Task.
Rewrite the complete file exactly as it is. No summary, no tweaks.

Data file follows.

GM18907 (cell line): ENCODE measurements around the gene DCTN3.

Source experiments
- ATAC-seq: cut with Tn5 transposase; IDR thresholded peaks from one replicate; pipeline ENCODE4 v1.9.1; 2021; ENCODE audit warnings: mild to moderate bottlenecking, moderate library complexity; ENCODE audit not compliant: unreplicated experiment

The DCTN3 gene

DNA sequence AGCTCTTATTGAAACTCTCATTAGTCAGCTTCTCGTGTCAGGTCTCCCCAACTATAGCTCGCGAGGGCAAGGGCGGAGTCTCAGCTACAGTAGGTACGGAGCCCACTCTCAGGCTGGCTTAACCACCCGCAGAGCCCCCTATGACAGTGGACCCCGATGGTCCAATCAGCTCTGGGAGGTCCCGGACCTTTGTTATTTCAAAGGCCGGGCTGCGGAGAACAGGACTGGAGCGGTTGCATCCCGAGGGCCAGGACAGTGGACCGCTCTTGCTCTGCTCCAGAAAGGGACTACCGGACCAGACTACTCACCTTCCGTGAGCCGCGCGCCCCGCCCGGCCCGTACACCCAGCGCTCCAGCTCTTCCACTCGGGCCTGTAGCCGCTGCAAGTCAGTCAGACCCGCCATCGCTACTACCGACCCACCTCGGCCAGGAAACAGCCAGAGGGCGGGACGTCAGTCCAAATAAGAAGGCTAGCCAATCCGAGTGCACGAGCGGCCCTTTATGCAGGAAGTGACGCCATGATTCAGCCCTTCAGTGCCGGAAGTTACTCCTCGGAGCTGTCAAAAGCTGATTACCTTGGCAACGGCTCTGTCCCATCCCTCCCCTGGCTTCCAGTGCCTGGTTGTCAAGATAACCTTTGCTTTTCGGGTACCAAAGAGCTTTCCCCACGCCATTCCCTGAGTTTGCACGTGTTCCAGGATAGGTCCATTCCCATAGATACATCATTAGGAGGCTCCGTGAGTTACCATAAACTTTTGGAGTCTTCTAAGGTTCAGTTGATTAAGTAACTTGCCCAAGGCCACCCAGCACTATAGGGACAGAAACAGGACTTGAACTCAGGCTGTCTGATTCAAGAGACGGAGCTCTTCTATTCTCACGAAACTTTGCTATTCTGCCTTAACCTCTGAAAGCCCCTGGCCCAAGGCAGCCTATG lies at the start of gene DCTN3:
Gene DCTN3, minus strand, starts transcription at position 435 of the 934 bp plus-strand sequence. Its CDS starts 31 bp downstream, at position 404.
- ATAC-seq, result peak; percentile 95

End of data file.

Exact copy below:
GM18907 (cell line): ENCODE measurements around the gene DCTN3.

Source experiments
- ATAC-seq: cut with Tn5 transposase; IDR thresholded peaks from one replicate; pipeline ENCODE4 v1.9.1; 2021; ENCODE audit warnings: mild to moderate bottlenecking, moderate library complexity; ENCODE audit not compliant: unreplicated experiment

The DCTN3 gene

DNA sequence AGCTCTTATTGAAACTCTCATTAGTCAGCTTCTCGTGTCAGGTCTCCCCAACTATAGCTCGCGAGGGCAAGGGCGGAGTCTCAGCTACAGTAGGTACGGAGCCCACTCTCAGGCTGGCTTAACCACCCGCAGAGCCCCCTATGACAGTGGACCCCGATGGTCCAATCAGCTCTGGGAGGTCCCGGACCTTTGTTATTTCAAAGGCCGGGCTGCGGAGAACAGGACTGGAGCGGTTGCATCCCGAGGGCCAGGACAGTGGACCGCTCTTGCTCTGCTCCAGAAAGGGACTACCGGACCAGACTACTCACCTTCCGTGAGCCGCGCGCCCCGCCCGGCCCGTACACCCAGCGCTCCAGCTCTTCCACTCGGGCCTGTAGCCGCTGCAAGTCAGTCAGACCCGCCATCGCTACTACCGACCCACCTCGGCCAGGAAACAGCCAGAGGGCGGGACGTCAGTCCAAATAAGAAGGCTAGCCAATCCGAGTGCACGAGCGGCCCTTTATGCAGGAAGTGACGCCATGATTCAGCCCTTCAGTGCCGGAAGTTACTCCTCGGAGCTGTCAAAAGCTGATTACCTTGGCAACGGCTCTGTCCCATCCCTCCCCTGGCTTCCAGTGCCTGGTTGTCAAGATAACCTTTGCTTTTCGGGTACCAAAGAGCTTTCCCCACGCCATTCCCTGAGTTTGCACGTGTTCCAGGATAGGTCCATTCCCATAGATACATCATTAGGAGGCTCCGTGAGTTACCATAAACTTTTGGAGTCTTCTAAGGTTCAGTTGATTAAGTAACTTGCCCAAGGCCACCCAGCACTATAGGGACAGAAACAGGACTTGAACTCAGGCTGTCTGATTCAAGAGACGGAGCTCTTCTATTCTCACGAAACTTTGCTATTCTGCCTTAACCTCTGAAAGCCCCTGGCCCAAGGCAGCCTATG lies at the start of gene DCTN3:
Gene DCTN3, minus strand, starts transcription at position 435 of the 934 bp plus-strand sequence. Its CDS starts 31 bp downstream, at position 404.
- ATAC-seq, result peak; percentile 95